Julianna Syros knows her way around restaurants. For generations, her family—in Michigan, Philadelphia, and Florida—has owned and run them. Her grandfathers immigrated from Greece to America when they were in their late teens, entering at Ellis Island, and both started restaurants. Her father and mother have run restaurants. For years, Julianna has waitressed. She knows well the clanging of pans, the sizzle of searing lamb, the smell of moussaka, the intricate dance of cooks, servers, bussers.
For all its joys, the restaurant industry poses unique challenges, and Julianna’s family has struggled financially. Her parents separated when she was in elementary school, and when Julianna was ten, she and her mom moved in with her grandparents. During a rainstorm, her mom slipped and sustained a head injury so severe that she couldn’t speak or move.
During this difficult period, Julianna took refuge in music, playing piano. A self-proclaimed nerd, she tried hard in school but with little purpose. She had few friends and just wanted to stay close to her mom.
It took years, but her mom recovered and, when Julianna was 14, bought a house. When she was able, her mom started a new restaurant, in Lakewood Ranch, called The Breakfast Company.
Julianna has always felt an unspoken pressure to help with the family business after high school, to stick with restaurants. Tradition, social norms, and family can have a strong hold. Strange, then, that during her junior year, the Riverview High School student in the International Baccalaureate program found herself increasingly drawn to math, which led her towards engineering.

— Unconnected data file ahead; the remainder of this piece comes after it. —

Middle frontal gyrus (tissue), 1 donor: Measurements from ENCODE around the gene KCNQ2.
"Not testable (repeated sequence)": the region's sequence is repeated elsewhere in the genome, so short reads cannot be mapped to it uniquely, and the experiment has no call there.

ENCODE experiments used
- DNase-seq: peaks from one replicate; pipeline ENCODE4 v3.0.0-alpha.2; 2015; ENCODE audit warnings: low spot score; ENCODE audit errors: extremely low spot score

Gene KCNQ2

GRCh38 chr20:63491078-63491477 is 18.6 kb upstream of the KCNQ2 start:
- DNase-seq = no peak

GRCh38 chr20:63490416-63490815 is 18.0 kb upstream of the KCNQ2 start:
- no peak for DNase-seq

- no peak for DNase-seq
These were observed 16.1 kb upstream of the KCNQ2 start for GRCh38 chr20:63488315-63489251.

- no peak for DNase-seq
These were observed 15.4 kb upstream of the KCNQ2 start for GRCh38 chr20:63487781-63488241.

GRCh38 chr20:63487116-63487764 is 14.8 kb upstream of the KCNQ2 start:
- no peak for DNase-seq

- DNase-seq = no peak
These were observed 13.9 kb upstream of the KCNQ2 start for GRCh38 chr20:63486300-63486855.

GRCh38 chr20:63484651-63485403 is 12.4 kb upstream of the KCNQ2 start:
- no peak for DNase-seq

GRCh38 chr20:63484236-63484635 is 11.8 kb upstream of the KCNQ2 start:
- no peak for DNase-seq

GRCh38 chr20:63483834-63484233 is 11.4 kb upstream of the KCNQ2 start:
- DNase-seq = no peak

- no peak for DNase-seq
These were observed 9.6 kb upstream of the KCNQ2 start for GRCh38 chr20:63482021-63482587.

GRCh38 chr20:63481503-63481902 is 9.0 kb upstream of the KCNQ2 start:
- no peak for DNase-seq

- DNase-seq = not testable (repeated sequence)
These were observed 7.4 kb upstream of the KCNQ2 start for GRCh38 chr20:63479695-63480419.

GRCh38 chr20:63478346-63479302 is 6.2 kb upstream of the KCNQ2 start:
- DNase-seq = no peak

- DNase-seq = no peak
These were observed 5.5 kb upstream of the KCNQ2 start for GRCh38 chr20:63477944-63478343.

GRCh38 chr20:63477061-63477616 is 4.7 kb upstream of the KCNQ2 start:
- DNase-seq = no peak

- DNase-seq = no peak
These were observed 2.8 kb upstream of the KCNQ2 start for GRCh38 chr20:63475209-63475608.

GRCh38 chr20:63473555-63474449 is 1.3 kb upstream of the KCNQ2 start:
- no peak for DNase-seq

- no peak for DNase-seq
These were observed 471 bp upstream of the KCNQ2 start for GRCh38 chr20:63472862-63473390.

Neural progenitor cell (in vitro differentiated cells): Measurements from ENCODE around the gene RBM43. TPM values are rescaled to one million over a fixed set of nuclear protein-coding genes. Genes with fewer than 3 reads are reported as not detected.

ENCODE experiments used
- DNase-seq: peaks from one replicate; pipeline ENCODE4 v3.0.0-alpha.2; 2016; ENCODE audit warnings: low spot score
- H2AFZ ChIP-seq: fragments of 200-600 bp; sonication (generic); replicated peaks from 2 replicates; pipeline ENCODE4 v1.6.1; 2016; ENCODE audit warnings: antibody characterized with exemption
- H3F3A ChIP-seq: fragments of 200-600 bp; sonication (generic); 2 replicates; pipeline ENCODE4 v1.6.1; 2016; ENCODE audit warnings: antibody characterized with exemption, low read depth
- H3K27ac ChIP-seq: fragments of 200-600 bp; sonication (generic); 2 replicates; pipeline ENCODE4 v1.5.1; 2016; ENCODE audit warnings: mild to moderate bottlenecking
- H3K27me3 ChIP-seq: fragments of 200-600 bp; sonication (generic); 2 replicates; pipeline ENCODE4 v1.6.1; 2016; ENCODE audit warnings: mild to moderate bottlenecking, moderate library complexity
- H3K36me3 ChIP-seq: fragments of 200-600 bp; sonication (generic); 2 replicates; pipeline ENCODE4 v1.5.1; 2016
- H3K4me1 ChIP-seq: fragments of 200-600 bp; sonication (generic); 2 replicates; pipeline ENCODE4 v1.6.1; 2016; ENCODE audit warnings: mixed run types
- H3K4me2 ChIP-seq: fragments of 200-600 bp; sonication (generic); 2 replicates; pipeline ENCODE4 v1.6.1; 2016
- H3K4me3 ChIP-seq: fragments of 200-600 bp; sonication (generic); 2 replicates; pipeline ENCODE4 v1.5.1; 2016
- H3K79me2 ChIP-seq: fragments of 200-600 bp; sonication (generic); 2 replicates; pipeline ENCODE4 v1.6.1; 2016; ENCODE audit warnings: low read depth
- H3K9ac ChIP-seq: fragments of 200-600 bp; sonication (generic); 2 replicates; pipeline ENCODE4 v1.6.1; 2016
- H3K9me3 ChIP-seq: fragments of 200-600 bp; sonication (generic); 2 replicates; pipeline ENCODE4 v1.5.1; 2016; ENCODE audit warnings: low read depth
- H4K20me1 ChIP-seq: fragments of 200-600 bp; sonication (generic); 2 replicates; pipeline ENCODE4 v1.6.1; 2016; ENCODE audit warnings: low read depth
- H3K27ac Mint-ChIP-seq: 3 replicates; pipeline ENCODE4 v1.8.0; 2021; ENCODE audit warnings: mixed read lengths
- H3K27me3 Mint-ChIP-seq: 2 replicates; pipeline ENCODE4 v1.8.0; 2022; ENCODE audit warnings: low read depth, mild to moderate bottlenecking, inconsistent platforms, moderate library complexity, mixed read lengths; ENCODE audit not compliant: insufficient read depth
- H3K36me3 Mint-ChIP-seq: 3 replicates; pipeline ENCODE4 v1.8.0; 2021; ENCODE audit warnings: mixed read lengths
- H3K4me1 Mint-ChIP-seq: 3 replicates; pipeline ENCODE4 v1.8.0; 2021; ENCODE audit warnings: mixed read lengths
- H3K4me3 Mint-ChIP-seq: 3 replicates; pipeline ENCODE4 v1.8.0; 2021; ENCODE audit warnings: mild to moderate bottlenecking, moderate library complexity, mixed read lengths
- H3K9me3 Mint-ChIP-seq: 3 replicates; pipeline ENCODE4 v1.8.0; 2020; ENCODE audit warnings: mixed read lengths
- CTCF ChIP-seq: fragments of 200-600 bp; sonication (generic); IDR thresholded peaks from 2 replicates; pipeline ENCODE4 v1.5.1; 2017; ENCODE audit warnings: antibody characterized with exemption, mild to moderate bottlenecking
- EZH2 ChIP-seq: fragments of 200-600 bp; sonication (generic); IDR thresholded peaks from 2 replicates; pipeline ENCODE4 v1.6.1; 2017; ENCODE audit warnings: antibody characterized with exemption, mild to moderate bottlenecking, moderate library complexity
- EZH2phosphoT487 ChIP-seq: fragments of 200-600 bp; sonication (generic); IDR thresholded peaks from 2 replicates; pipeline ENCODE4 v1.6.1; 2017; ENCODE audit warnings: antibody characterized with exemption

Julianna studied remotely last year during the height of the pandemic, but as her interest in engineering took hold, she started to think about her future. While she knew well the inner workings of a restaurant, college and a career in engineering mystified her. Her parents barely graduated high school. They were not encouraged to pursue college. And though her own siblings had attended universities, they were much older than Julianna and lived away from home.
In search of direction, she began to visit the Education Foundation of Sarasota County’s Student Success Center at Riverview. She would come into the school just to meet with her College Career Advisor in person, and together they would discuss pathways. They began to review colleges and create lists. Her advisor introduced her to a college representative and provided all kinds of insight into the application process.
This one-on-one advising increased this year as Julianna began to apply to colleges—and it has made all the difference. At the center, she has received help filling out the Free Application for Federal Student Aid (FAFSA) and her college applications. With individual support from an expert advisor, the complexities were made easier. Her advisor, who became a trusted source of inspiration and support, has tracked down scholarships and encouraged Julianna to apply. With the help of her advisor, she discovered ways to pay for college out of state, something she would never have imagined. Her list of landing places has expanded to include schools such as the University of Pennsylvania in addition to the University of Florida and others.
One day, Julianna may make it back to the restaurant industry, and she knows that she will help at her mom’s restaurant when she is in town visiting. She has already been accepted to the University of Florida and awaits word on some universities out of state before making her final decision. She knows she will miss the amazing energy of a restaurant and its ability to connect far-off places, people, and times through the meals, the menus, the décor, and the individuals making and serving the food. But she is ready to traverse a new pathway this summer, a pathway filled with complex equations and principles, one that she would never have imagined at the beginning of her junior year.